It starts with the moaning, then moves directly to groaning. The slightest noise grabs my attention. What was that? I discern the clunk over and over, making no progress as to its origin. I rest my head again, punch my pillow to get it just right. Next comes the deep sighs. All is well, go to sleep. I toss, I flip, then flop. Bedcovers get mussed and that brings on more sighs. Yes, relax, that's it, I simply need to close my eyes and rest.
The moon is too bright, casting shadows all over the room. A blood red glare reaches out of the dark corner. My feet are hot, my feet are cold. The goulish crimson beacon ticks another minute past. If I could scream without waking my husband, I would! It maybe Halloween time, but that's not what scares me. No, not a bit. It's ... it's ... INSOMNIA! eeeeeeeek!!!!!!!
It's not the insomnia that teases me to stay up late to finish a book. No, not that. It's not the insomnia that tricks me into finishing the chapter I'm working on because the words are flowing. Nope, not that either. It's not even the type of sleeplessness where ideas are dancing in my head and I just have to write them down before they're gone. Oh, how I wish it was one of those insomnias. They at least make me feel productive and creative. After a long night, I have something to show for my tiredness.
This was the I'm so tired, I could drop insomnia, yet the revved up merry-go-round in my head wouldn't land on one lucid thought for more than a moment. And then off it went surging up another thought, then another, then another, then another. Well, you get the idea.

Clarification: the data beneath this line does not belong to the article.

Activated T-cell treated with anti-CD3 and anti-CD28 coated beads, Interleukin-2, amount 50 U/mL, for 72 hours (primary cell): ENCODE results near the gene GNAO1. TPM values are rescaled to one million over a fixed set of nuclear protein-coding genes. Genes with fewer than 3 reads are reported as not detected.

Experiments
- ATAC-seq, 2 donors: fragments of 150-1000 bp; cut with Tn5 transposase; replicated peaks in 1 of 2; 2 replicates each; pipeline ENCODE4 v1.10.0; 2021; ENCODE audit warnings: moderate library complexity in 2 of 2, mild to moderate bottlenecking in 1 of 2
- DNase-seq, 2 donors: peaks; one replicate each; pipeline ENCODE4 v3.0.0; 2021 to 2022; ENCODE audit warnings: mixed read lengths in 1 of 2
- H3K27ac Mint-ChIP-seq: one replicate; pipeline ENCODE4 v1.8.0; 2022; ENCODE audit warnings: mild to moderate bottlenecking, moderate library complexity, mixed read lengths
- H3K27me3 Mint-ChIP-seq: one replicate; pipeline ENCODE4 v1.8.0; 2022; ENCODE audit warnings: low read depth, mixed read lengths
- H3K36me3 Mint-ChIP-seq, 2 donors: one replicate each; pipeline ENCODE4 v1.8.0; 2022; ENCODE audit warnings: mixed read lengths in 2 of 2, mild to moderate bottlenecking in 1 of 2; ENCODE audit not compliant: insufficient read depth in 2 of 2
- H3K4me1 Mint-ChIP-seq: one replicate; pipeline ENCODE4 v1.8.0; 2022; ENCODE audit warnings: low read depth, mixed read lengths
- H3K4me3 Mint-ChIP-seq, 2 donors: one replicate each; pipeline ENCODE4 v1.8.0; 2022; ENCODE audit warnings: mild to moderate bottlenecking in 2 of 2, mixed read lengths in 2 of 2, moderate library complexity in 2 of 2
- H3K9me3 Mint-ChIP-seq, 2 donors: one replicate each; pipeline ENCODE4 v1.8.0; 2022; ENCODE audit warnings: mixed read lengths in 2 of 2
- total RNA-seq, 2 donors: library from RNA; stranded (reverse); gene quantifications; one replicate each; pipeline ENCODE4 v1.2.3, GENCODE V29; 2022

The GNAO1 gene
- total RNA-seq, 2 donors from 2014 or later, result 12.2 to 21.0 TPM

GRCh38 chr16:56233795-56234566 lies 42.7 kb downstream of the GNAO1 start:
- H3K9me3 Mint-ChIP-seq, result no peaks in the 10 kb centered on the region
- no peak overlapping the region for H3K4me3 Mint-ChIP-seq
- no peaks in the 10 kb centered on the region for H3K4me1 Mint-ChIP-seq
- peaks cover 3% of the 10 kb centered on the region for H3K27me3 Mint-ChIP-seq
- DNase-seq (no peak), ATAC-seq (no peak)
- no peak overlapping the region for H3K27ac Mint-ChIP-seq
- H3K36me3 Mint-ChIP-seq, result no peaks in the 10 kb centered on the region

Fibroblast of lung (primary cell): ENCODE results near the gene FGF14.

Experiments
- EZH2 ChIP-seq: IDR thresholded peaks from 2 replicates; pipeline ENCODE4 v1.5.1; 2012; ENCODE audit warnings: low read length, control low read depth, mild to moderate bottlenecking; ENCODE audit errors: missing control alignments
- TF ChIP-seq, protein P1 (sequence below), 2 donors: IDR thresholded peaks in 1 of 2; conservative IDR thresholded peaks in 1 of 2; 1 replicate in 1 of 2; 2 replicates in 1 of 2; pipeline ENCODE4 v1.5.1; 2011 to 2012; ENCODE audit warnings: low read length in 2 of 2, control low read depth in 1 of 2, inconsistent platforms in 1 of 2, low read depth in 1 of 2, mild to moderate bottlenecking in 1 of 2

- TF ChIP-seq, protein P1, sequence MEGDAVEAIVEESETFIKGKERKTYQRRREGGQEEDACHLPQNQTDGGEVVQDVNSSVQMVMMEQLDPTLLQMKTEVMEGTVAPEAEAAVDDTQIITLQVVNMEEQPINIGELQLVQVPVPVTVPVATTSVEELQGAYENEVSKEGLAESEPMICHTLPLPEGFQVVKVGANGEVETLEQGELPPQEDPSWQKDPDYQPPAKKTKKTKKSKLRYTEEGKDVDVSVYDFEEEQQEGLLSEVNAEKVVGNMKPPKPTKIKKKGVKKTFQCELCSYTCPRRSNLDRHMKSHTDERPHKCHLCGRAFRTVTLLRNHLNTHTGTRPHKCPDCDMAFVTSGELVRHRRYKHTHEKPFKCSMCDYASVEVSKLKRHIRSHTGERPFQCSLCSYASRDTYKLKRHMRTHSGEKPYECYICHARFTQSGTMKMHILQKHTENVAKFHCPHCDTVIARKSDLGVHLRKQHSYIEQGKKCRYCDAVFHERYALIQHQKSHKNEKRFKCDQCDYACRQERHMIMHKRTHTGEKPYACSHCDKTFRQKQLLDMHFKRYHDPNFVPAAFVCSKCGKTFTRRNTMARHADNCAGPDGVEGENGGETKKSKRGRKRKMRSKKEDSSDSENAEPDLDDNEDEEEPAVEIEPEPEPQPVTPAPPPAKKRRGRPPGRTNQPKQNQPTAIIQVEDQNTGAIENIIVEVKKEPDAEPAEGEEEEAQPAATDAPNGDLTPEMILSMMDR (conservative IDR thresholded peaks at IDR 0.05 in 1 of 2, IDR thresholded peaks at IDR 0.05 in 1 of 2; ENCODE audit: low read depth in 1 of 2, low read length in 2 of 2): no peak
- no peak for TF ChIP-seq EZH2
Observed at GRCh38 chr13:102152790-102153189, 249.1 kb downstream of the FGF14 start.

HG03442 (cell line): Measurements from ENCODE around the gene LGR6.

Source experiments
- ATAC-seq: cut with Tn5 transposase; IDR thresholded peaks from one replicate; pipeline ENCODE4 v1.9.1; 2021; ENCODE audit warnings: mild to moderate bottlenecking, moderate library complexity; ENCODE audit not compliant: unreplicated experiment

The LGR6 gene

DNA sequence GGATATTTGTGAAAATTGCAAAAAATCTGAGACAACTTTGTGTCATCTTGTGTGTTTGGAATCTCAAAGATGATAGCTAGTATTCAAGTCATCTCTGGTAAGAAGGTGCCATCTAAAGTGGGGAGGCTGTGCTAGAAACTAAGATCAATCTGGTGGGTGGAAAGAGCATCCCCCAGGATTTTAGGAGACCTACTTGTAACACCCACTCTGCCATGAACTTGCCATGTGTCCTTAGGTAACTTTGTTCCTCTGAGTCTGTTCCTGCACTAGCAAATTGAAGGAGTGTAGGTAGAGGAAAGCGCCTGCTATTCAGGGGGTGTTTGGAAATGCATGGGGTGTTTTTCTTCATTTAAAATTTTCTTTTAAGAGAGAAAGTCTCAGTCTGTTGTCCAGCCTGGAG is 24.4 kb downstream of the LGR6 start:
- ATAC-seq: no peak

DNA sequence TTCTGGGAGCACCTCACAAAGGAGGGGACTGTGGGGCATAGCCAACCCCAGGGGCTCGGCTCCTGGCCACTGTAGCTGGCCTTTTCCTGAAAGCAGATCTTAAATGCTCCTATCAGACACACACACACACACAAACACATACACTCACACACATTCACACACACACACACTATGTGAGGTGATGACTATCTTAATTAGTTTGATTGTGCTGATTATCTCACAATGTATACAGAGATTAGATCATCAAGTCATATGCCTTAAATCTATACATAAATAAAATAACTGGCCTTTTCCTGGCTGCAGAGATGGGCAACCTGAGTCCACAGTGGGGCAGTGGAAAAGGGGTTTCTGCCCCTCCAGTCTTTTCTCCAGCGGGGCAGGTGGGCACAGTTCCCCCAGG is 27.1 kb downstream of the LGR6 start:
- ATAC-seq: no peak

I got out of bed, slushed down the stairs and nuked a cup of tea. No teapots, nothing so cozy as that. My stomach growled and my eyes landed on the pan of cinnamon rolls I'd made earlier that day. I ate a banana. I would not reward myself for being out of bed in the middle of the night. I read more of the Ranger's Apprentice, Book Two: The Burning Bridge, by John Flanagan. It's pretty good, evil trying to outwit the good, the characters just reaching maturity. Mr. Flanagan writes in the omnipresence - or is that omnipresent? I'm too tired to remember. He resides in Australia, writing is a second career for him after years in advertising. But even his book couldn't keep my interest long in my state of fuzziness.
I stumbled back to bed; my little preschool song floating about in my head. "All the leaves are falling down, falling down ..." to the tune of London Bridges. Bridges shot my thoughts to the castling we've been working on in Chess practice at the library. Good strategy to get a rook out of the corner and into the game. Games, and off I went on the Mario Kart Race my Teen Advisory Board and I had been playing. I couldn't stay on the road, just fell into the canyon at every turn. Canyons and cliffs, oh my, I was worrying about my son out in California driving down the coast road to Palm Springs, driving through the fogged-haze smoke from the burning mountains. Then my worry slid over to my brother-in-law who had surgery yesterday.
So, I was worried. Ta-daaa! I knew that! This was no big surprise, but the startling aspect was I guess I hadn't verbalized it enough. It had morphed into that creepy, ugly, itchy, bitchy mind twisting insomnia! I decided to take action.
I said, "God, I gotta get some sleep."
He's up all night anyway! And besides, He knows that zombie day after look isn't very attractive, Halloween or not.
Til next time ~